Devastated terrain and logging equipment above Coldwater Lake in the Mount St. Helens National Volcanic Monument that was destroyed by the 1980 eruption.
When Mt. St. Helens erupted catastrophically on the morning of 18 May, 1980, it devastated nearly 625 square kilometers of forested landscape mostly to the north of the peak. All of the forest in the landscape visible in the panorama was completely destroyed. The eruption was triggered by a 2.8-cubic-kilometer landslide that decapitated the peak and filled the upper Toutle valley with a hummocky debris avalanche deposit up to 600 ft. (180m) thick. Coldwater Lake formed after this deposit dammed the mouth of Coldwater Creek.
At the time of the eruption, the upper slopes of Coldwater canyon were also being actively logged. Visible to the left of Mt. St. Helens crater, about 6.5 miles in the background, is a yarder, which is a logging machine consisting of heavy-duty winches and a tall boom that supports an aerial cable system used to haul cut logs up the hillside to a landing where they are gathered before transport to a mill.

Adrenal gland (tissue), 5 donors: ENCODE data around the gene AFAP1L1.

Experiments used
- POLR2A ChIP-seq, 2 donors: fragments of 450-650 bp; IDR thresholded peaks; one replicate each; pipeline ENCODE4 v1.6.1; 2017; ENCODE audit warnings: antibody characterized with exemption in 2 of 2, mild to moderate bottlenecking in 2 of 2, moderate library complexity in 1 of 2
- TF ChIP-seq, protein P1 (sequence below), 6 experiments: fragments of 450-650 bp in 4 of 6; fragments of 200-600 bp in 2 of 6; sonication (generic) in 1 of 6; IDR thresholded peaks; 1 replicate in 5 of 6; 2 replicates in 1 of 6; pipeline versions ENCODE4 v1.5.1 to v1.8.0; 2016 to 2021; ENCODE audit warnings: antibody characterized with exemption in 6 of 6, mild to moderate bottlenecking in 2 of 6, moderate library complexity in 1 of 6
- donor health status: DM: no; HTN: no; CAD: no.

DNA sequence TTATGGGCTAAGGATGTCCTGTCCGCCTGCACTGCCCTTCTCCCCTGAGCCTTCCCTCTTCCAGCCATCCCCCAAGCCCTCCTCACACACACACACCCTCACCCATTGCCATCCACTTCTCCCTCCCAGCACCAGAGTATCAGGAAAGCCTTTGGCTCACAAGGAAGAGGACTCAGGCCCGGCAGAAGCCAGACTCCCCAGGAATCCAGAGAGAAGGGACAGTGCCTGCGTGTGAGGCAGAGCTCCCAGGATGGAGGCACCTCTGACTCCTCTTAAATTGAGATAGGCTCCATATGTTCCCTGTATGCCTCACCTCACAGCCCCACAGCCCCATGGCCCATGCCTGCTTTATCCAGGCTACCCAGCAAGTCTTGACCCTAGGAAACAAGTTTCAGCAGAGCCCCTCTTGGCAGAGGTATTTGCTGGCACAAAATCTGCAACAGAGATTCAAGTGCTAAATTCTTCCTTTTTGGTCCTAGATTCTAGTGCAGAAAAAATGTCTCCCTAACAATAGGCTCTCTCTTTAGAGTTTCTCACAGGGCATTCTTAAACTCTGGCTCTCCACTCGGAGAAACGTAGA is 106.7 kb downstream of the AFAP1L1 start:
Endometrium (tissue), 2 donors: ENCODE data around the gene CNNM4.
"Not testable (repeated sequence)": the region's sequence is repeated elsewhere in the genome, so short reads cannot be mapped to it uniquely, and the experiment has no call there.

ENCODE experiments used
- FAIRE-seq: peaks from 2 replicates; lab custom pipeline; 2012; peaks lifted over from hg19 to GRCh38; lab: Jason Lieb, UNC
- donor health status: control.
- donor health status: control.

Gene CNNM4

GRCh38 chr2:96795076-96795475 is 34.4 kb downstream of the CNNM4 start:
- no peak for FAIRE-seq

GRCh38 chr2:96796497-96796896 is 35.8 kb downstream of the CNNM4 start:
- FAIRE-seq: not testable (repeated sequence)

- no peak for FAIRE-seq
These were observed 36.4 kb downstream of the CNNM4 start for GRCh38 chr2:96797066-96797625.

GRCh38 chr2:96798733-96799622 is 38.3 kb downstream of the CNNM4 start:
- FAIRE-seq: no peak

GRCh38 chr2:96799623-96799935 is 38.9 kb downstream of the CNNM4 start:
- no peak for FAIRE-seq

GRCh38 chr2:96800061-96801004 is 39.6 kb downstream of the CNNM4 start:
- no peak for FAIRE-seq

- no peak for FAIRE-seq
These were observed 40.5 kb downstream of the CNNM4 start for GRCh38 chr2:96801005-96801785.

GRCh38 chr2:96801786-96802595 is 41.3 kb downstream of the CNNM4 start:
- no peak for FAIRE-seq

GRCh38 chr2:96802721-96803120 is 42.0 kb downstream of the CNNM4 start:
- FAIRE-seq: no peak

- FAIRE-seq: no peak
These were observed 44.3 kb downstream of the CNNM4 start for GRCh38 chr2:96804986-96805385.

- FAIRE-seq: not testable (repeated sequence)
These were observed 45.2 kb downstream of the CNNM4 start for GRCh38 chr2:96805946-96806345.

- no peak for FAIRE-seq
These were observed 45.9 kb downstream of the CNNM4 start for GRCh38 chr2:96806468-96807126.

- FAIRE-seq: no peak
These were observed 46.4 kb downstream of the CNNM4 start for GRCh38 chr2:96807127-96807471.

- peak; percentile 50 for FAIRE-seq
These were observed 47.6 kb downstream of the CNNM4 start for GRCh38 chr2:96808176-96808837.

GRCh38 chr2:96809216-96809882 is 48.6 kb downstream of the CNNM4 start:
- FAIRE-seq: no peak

I shot this panorama on the tangled remains of logs that were stored on the landing before the eruption. If you look carefully you might also spot the bulldozer farther up on the ridge next to a young tree; on a bench below is a support truck; and just below the crest you might find the rear wheels of an overturned logging truck. Hidden behind the logs are the mangled remains of the yarder boom.
On public lands, which are being allowed to recover naturally from the eruption, fast-growing alders are one of the first trees to recolonize the landscape, especially on the sheltered slopes above the lake. Conifers have been slower regaining a foothold in this harsh landscape.
To the west, across Coldwater Lake, the patches of green mark private lands that were replanted with conifers after the eruption. Within the last year, some of these trees were already being logged.
See the Mount St. Helens National Volcanic Monument
and Cascades Volcano Observatory
web sites for information about Mt. St. Helens.